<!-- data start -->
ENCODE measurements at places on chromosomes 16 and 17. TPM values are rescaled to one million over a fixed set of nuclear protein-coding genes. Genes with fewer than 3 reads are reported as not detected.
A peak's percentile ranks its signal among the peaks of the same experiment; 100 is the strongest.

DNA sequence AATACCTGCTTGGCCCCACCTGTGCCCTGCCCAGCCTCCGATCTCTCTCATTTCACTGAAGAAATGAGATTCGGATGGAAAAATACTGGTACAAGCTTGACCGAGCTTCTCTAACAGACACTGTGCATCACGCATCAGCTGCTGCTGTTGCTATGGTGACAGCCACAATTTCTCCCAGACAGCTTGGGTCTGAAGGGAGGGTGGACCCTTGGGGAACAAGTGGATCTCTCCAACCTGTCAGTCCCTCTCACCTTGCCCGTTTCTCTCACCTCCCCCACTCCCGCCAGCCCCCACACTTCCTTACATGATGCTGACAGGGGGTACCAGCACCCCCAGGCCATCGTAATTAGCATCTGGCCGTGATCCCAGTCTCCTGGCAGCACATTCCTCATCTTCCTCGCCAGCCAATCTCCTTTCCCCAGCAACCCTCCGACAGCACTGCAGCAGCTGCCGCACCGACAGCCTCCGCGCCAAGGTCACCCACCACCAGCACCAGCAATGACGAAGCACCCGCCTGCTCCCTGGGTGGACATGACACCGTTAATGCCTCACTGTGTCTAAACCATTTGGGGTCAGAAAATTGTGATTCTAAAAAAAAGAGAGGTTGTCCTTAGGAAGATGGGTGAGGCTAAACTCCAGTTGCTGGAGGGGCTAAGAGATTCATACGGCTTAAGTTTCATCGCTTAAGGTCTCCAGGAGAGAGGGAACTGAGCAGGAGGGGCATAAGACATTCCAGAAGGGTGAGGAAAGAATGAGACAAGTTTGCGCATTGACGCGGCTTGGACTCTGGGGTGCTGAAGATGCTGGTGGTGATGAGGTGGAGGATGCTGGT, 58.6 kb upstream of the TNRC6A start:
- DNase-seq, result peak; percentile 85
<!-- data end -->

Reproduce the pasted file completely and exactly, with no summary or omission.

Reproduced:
ENCODE measurements at places on chromosomes 16 and 17. TPM values are rescaled to one million over a fixed set of nuclear protein-coding genes. Genes with fewer than 3 reads are reported as not detected.
A peak's percentile ranks its signal among the peaks of the same experiment; 100 is the strongest.

DNA sequence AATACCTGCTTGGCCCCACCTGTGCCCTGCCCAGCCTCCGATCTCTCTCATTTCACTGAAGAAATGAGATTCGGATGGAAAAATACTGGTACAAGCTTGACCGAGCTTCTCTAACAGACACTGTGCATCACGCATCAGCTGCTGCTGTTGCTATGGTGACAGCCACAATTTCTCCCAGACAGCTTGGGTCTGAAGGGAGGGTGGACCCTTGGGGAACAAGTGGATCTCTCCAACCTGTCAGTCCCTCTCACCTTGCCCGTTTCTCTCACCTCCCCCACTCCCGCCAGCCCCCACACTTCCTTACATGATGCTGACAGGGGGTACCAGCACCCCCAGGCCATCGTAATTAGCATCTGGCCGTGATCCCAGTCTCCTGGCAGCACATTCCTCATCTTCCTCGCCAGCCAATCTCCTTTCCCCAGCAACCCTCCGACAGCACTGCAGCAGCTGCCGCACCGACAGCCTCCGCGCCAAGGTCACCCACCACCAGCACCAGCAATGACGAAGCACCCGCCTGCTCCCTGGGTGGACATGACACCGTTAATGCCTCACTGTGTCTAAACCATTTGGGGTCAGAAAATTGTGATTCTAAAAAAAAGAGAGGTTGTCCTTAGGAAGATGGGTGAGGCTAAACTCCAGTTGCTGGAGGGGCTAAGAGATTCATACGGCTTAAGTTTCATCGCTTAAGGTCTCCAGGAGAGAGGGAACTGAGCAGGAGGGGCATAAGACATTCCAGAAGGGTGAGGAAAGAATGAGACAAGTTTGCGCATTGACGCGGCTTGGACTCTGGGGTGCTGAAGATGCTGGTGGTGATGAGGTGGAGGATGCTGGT, 58.6 kb upstream of the TNRC6A start:
- DNase-seq, result peak; percentile 85